Upskirting is a specific example of abusive behaviour that typically uses a mobile phone camera to capture an image under another person’s clothing. It is behaviour that has been linked to on-line bullying and grooming. Upskirting is a criminal offence and should be reported to the Police.Concerns about children who display behaviour which may cause sexual harm to others (and in some cases to themselves as well) are some of the most challenging for professionals.
A multi-agency approach is needed at the earliest opportunity to identify, assess and intervene in cases of Harmful Sexual Behaviour. This is to ensure that the child or young person gets appropriate support, or protection, and to reduce the likelihood of further Harmful Sexual Behaviour.
Where practitioners have concerns about a child/young person who is displaying harmful sexual behaviour they should consider this against the Harmful Sexual Behaviour continuum. This will help to identify the type of behaviour and the appropriate response.
Advice should be sought from your organisations safeguarding lead to assist you with your assessment and identify the appropriate course of action. Consideration should be given to age and developmental function of the child / young person when making your assessment. The NSPCC provides helpful guidance on healthy sexual development of children and young people within their resources. See links below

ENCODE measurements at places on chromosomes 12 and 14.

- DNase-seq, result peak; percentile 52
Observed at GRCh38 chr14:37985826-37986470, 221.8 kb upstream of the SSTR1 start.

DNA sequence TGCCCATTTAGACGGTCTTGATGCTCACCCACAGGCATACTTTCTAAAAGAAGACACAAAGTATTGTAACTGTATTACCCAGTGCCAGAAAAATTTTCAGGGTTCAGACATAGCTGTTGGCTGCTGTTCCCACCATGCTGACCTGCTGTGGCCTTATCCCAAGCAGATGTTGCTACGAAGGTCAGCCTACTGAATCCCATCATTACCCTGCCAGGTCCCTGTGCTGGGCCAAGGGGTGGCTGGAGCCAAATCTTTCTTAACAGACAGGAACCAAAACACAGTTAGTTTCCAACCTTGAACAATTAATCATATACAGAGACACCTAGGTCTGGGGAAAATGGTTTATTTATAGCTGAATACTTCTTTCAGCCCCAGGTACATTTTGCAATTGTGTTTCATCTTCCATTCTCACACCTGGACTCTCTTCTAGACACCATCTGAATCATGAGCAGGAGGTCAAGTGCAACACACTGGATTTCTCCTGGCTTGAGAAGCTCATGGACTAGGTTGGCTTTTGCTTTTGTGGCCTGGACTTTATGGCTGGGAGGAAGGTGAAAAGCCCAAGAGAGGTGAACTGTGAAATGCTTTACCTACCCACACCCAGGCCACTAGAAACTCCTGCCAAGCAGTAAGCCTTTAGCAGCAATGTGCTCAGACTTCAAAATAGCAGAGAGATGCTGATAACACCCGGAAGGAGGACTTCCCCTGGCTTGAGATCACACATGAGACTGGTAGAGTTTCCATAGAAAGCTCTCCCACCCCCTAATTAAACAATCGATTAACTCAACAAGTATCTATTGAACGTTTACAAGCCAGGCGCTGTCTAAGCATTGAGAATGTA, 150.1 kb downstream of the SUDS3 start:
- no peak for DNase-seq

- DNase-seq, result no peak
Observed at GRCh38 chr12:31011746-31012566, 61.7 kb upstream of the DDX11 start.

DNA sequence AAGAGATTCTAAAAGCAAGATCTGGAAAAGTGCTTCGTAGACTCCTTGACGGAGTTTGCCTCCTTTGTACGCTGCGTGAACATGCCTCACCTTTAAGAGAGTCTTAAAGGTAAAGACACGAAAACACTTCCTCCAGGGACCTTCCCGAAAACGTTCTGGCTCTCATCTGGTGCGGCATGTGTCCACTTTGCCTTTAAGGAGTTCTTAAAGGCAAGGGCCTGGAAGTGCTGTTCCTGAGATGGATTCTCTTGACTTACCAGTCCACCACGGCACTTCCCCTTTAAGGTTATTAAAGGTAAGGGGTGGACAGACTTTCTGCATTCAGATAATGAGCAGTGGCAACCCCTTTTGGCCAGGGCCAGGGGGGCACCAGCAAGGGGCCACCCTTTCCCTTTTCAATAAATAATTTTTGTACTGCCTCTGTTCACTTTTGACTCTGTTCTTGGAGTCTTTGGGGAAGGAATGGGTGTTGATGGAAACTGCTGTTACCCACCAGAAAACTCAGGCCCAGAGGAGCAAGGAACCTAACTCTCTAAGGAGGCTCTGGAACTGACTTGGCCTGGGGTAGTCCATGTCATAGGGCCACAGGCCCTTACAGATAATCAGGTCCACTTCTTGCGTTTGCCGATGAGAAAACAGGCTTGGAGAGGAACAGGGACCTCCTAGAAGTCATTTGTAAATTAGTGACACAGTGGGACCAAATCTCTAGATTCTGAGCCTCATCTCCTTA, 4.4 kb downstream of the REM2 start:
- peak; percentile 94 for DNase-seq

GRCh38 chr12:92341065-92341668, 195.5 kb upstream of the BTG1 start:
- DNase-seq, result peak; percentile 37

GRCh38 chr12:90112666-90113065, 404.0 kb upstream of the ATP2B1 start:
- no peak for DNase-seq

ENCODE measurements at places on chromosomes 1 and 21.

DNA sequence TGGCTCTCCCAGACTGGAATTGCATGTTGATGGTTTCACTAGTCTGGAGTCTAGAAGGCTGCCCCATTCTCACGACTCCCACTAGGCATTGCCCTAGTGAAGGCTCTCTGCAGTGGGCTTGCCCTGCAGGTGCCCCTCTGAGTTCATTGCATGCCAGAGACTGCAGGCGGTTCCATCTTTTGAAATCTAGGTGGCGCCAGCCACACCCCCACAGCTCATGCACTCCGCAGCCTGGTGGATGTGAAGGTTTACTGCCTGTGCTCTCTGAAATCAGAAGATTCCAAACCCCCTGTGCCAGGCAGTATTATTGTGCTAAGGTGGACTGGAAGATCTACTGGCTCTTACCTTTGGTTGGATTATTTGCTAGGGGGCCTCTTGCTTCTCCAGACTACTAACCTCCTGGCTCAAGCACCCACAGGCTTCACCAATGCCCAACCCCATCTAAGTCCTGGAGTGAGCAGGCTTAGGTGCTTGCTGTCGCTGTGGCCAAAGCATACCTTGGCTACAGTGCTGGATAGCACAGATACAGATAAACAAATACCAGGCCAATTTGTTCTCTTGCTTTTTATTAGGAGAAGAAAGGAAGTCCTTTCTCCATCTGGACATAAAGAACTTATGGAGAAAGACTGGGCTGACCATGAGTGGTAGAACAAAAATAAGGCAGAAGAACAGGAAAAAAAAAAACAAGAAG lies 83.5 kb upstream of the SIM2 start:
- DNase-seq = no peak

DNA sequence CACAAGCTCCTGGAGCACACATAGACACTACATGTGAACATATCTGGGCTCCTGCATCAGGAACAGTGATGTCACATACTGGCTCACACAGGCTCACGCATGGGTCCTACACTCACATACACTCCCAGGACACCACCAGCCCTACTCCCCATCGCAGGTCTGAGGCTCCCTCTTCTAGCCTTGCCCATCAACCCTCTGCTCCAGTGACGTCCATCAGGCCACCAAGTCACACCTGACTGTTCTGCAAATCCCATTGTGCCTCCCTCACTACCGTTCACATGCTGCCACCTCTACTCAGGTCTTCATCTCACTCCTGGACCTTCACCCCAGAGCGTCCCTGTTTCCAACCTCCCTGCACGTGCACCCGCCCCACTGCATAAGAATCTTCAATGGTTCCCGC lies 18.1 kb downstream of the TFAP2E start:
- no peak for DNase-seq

Harmful Sexual Behaviour - NSPCC research and resources – guidance on protecting children from harmful sexual behaviour
Healthy sexual development of children and young people | NSPCC Learning – guidance on stages of healthy sexual behaviour and responding to inappropriate sexual behaviour
As a guide, where behaviours are assessed as inappropriate or problematic a referral for early help/ targeted support should be made. Family Support Pathway (city) or Pathway to Provision (county). There may be circumstances where problematic behaviour is entrenched and a social work assessment is required.
If the sexualised behaviours of the child or young person causes a professional to believe or suspect that an another person has suffered significant harm, or is likely to suffer significant harm, or that the behaviour is the result of abuse or neglect then the index child, and any other children affected should be referred to CSC. Where the child lives in Nottingham City, referrals should be made using Children and Families Direct.
Where the child lives in Nottinghamshire County, referrals should be made to the MASH (Nottinghamshire Multi-Agency Safeguarding Hub).
Where there is an immediate risk of significant harm, follow interagency safeguarding children procedures and make an immediate referral to children’s social care or the Police.